Advanced Analytics with Microsoft Azure Machine Learning, SQL, and R

This all day pre-conference session was a great way to kickoff Ignite! The session was delivered by Rafal Lukawiecki, a great gentlemen with a lot of enthusiasm and passion for his subject. He was able to capture our attention from beginning to end on a subject as difficult as this. Check out the web site of his company, he provided us with a free access to his company’s content for a month, which is a great way to learn more about the topic. One thing that really interests me is the upcoming 4 day training in Chicago on the subject. While we learned quite a bit today, having more in depth knowledge of the subject would definitely be nice!

It was a good review for me of some tools I had forgotten about (Data Mining Add-In for Excel, SQL Server Data Tools) and a good opportunity to understand better some new tools:

– The R language with RStudio and Rattle (a tool to help you build quickly R code)
– Azure ML Studio

One thing that was interesting throughout the session was seeing how much SSAS data mining was still a very relevant and highly productive tool for machine learning. It offers great visualizations in SQL Server Data Tools that are not offered yet in the Azure ML product with the exception of box plots and variable histograms (Thanks Rafal for repointing that out!). According to the speaker, more visualizations should be coming fairly soon in Azure ML.

However, the ability of being able to take a data mining model from experimentation to production through a REST API based service in Azure ML is a really nice advantage. I could easily see myself build a predictive model and integrate it using PowerShell for some infrastructure problems or in C# for some of our line of business applications. While you could do something similar with DMX predictive queries, you might need to wrap this as a web service to improve/extend the integration capabilities.

More importantly, I learned a more formal way of approaching a data mining/machine learning exercise by using a way to compare the performance of mining algorithms. I also learned about the composition of the team required to be able to answer predictive analytics questions:

– A domain expert (usually someone from the business with intimate knowledge of the problem area -> SME)
– A data expert (someone who knows the company’s data, its location and intricacies)
– A data scientist (someone with expert knowledge of the various tools, algorithms and techniques to explore data)

Abut 80% of the time spent by the data scientist will be in the data preparation before it’s really usable for a data mining algorithm to consume. You’re basically looking to denormalize the data as much as possible to give each case (or record) a maximum number of variables for the algorithm to look at. The speaker mentioned that usually you would have between 20 to 200 case variables and this number can even go in the thousands. It was mentioned that some tools are now aiming to have support for 10000 variables. When you’re using feature extraction on text data, that can quickly increase the number of variables used in your data mining model.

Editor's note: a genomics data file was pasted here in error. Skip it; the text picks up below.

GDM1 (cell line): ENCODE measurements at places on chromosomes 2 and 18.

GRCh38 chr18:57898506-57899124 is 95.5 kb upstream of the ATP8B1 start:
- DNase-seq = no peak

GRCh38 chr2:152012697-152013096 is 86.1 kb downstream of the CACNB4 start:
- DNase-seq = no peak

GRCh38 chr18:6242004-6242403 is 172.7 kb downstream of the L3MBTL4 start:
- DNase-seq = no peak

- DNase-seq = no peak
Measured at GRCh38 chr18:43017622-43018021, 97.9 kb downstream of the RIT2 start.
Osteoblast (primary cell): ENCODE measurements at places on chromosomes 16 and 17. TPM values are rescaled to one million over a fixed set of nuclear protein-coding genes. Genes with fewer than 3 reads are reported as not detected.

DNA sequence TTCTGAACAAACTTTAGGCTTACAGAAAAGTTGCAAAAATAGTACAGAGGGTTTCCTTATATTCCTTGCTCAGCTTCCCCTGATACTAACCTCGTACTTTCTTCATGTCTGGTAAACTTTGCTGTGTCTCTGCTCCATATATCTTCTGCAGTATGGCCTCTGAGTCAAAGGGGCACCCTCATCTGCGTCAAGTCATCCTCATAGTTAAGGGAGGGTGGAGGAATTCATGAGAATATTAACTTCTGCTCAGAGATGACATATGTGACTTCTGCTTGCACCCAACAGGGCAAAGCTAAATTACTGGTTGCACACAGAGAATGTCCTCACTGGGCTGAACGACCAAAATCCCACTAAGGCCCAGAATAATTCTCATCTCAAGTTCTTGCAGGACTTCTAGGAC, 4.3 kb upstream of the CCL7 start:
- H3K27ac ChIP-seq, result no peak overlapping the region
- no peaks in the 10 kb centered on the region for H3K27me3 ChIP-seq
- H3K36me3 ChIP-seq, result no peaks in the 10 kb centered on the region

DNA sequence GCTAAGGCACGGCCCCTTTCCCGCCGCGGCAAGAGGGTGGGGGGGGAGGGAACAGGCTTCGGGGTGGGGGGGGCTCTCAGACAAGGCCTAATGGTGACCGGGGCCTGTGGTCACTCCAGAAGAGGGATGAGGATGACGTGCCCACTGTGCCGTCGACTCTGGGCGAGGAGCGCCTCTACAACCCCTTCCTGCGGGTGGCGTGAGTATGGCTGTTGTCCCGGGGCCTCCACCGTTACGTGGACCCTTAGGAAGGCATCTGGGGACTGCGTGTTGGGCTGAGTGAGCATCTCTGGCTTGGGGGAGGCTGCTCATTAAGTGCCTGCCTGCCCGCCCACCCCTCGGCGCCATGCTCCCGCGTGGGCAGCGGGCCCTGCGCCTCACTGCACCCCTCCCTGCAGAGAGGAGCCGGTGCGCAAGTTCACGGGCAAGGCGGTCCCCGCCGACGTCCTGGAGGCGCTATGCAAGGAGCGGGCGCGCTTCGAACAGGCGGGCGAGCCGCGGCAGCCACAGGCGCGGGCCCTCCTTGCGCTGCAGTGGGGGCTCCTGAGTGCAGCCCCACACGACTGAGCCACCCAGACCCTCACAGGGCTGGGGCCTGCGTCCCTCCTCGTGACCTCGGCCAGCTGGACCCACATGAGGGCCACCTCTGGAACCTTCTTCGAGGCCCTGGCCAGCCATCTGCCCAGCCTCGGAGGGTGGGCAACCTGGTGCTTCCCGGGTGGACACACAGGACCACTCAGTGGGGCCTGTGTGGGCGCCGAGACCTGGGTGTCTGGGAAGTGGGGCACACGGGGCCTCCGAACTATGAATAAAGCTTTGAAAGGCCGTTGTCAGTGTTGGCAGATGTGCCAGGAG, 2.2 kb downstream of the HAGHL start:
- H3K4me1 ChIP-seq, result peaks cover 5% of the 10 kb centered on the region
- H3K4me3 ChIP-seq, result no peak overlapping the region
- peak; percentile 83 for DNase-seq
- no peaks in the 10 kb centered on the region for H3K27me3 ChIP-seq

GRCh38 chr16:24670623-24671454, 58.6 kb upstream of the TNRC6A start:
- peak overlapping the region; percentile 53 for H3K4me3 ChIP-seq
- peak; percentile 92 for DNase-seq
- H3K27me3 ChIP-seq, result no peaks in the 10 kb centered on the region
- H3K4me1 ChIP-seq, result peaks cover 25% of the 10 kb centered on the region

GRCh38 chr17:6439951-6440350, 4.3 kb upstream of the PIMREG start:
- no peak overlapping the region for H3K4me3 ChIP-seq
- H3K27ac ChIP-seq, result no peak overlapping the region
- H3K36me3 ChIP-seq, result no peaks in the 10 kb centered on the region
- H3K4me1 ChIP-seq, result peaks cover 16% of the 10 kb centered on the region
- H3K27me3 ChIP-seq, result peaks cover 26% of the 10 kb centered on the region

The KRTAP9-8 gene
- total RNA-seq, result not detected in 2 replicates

One thing I learned today is that you can use a box plot to review your data while you’re preparing it. This visualization technique shows a lot of useful information about your data in a concise fashion. You can quickly spot:

– Averages
– Median
– Outliers

While this is a great data exploration technique, you will have to do this in R instead of SSAS/Excel/Azure ML.

Throughout the day we used a sample dataset that represented customers with a particular set of attributes. The overall goal was to use data mining algorithms to make predictions about which customers would be the most likely to buy a certain number of cars. We learned how to evaluate the quality of a data mining model by looking certain metrics such as precision and recall/sensitivity. The overall goal is to find the right balance between the precision of the model and its sensitivity. You basically don’t want a model that generates too many false positives
(too sensitive) as it might have a negative impact on your business. Either through too much effort investigating the false alarms or by potentially upsetting your customer (i.e. in a fraud detection case). You also want to have a model that properly identifies the real cases you’re looking for.

Looking at lift and ROC charts helps you figure out how effective you model is to make predictions. The goal is to have a model that generates high probability predictions by looking at a small amount of data.

Another way to validate your model is by doing A-B testing where you influence part of the dataset and comparing if your predictive model changed anything ultimately. You can also just validate the predictions with business people to see if the model makes sense.

I also learned a couple of techniques to help improve the model accuracy. One of them is called sweep parameters, where you basically tuned the data mining algorithms by feeding it different parameters and then comparing the core metrics evaluating the prediction’s quality. You can also ask the automated tuning process to tune the model to either favor sensitivity or precision depending on what you’re shooting for.

More intuitively, doing things likes feature engineering and selection greatly influence the predictive abilities of the model. However, you need to be careful while selecting the variables used

I’m now more prepared to roll up my sleeves at start data mining again with those newly acquired techniques!

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